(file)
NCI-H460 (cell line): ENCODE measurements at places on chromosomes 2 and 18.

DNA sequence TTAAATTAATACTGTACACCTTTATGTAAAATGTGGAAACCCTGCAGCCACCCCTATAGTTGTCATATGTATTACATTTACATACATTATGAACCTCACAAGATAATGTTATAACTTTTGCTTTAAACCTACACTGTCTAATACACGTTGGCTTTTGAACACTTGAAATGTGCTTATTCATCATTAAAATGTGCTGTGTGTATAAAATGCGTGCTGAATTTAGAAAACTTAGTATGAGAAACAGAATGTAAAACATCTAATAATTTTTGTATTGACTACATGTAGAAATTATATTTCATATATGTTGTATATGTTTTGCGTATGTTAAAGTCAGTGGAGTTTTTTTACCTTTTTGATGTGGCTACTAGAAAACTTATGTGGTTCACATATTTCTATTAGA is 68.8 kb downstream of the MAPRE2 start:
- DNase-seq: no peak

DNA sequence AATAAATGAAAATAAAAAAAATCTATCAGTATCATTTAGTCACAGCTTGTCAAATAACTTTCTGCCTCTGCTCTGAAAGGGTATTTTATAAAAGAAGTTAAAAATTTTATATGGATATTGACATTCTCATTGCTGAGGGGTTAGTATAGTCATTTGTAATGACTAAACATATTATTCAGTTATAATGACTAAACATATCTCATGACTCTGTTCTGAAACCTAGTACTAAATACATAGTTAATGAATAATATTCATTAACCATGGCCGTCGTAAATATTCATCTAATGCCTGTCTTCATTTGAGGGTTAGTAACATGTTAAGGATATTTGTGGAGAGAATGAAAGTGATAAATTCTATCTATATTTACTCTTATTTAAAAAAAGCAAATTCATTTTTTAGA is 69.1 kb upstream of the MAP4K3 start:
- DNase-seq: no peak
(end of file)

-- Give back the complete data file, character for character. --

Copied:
NCI-H460 (cell line): ENCODE measurements at places on chromosomes 2 and 18.

DNA sequence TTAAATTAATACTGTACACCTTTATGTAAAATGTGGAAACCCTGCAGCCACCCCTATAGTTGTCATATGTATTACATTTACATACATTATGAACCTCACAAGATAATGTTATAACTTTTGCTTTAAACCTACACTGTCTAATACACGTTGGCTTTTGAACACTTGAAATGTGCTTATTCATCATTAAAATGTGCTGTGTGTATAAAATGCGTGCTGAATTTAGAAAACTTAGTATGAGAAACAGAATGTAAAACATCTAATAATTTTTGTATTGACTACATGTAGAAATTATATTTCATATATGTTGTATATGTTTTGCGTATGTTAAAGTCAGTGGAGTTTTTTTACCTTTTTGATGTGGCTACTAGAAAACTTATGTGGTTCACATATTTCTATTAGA is 68.8 kb downstream of the MAPRE2 start:
- DNase-seq: no peak

DNA sequence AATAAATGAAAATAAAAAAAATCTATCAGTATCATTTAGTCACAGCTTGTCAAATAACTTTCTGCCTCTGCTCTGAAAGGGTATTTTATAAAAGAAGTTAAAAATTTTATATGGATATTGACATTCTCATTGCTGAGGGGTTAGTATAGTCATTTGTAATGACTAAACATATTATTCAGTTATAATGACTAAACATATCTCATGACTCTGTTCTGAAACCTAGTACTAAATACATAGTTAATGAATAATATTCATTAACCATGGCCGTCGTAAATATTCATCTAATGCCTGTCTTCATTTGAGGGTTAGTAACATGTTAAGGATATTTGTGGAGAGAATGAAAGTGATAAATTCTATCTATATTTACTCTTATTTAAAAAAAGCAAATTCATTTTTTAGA is 69.1 kb upstream of the MAP4K3 start:
- DNase-seq: no peak